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In Cocoa programming, when dealing with NSError, why we are passing &error to a message instead of error?

NSError *error;
if (![managedObject.managedObjectContext save:&error])
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up vote 21 down vote accepted

The save method takes a pointer to a pointer. There's a good explanation on Cocoa Tutorial: Using NSError to Great Effect

Passing Pointers to Pointers

Using the NSError class in the above example is quite simple. I just pass it in and if the call failed for whatever reason I have an NSError object to explain what the problem was. But how does the other side of that call work?

The first part of this is to understand the concept of passing a pointer to a pointer rather than a pointer to an object. Normally when a message is sent, a pointer to the object is being passed in the message. This is denoted with the single asterisk(*) in the method signature such as

-(void)appendString:(NSString*)newString This is different then passing a pointer to a pointer. First, that type of argument is denoted with two asterisk(**) such as:

-(BOOL)save:(NSError**)error Second, the other difference is this allows the receiving method to control what the pointer (that the pointer is pointing to) is referencing. This is arguably one of the more confusing parts of pointer programming but once you get it, it is a very powerful tool. To put it another way, by passing a pointer to the pointer, the receiving method can decide what your variable’s value is. As you can see in my code above, I initialized the error variable to nil. However, if the save call fails, that variable will no longer be nil but will reference an actual NSError object which I can than interrogate.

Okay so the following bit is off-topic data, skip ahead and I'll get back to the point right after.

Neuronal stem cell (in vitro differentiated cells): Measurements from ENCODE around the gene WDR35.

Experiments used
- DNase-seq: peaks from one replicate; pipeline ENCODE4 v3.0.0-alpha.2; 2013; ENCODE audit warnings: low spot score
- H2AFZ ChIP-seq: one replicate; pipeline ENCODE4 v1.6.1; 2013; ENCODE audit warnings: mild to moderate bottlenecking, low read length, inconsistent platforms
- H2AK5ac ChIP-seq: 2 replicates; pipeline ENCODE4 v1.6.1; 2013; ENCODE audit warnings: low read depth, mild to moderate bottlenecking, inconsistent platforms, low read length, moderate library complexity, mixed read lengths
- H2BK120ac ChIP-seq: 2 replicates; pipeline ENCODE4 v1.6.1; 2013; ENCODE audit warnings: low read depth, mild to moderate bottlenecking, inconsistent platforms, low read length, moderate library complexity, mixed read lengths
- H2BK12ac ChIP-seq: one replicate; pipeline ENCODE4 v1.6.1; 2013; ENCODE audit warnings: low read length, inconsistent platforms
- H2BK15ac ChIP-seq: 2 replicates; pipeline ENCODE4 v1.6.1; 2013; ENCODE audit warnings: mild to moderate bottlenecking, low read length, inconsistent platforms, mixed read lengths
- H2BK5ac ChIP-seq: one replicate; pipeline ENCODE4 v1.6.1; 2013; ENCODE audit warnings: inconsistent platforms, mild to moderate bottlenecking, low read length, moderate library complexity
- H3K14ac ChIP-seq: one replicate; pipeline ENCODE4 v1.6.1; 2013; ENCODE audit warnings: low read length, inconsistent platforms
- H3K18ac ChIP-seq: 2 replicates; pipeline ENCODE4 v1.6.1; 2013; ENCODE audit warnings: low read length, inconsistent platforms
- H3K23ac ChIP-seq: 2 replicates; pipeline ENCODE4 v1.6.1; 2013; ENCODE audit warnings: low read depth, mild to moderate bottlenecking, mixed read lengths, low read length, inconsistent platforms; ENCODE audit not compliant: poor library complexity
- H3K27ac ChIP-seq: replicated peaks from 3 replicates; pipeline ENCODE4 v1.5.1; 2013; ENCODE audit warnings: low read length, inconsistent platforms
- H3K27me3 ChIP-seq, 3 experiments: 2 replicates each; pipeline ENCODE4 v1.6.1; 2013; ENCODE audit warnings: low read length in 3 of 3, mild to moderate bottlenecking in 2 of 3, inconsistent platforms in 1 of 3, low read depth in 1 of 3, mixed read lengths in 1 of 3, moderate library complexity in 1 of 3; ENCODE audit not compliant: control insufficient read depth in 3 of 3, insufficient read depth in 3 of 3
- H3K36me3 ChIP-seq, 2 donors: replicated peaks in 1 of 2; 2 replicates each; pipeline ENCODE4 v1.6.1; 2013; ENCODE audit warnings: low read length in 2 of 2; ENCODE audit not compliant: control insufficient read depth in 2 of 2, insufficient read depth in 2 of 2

If you wish to understand how this works, I would suggest the double indirection wikipedia article as a great starting point.

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When you call the method, you aren't giving it a pointer to an NSError, you're giving it a place to pass a pointer to an NSError back to you.

I often write

NSError *error = nil;

which makes it a bit more obvious that there nothing (interesting) in error when you call -save:. It's just a place you've set aside for the address in memory of an NSError object. If the method encounters an error, it creates an NSError object and writes the address of the object in error to pass it back to you.

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Just keep in mind that you detect wether an error occurred by the methods return value, not by checking if error is still nil afterwards. – Johan Kool Jan 22 '11 at 3:53
@Johan -- yes! I've made the exact same mistake when I was just starting with Obj-C. – Alex Martini Jan 25 '11 at 20:41

NSError's fields are not settable. its interface is opaque and immutable. therefore, if you were to alloc/init an error, the client could not populate it. thus, the approach is to return a new error (if applicable), also saving you from allocs in every case.

since the return type is already specified by the method, and the error is optional, it makes sense to take this approach to returning the error in idiomatic c syntax.

iow, the client may neither mutate what you pass nor return the error using :(NSError *)outError, so the "out parameter" form :(NSError**)outError is applied.

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this is the first time I halfway understood what the & is good for - thanks! – brainray Jul 15 '13 at 12:26
@brainray you're welcome – justin Jul 15 '13 at 12:45
That made sense . Thanks. – Rakesh Aug 2 '13 at 5:46

It's the address-of operator; it produces a pointer pointing to the referent. In this case, error is an NSError *,it takes an address to it and may modify error through that pointer to indicate the error that occurred.

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